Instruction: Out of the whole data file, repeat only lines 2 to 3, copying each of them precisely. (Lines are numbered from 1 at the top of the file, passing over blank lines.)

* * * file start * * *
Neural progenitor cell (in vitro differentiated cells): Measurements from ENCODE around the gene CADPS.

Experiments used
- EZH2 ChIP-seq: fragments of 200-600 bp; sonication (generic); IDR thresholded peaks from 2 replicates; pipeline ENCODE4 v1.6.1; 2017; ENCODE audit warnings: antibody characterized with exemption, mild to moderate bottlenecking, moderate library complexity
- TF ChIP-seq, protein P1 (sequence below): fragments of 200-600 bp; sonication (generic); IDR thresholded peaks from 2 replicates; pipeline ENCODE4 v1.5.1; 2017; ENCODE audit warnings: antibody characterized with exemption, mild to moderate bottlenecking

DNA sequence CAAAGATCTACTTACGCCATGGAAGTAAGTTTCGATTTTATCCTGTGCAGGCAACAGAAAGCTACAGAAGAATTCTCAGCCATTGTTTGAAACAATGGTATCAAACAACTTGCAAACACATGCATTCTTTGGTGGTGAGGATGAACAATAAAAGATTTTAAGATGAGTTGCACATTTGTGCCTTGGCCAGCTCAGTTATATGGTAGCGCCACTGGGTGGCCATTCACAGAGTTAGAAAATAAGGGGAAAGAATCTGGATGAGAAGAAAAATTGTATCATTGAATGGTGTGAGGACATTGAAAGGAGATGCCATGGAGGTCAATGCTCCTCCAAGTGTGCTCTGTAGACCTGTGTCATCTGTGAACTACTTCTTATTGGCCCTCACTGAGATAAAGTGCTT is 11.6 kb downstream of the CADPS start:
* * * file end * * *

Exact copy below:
Experiments used
- EZH2 ChIP-seq: fragments of 200-600 bp; sonication (generic); IDR thresholded peaks from 2 replicates; pipeline ENCODE4 v1.6.1; 2017; ENCODE audit warnings: antibody characterized with exemption, mild to moderate bottlenecking, moderate library complexity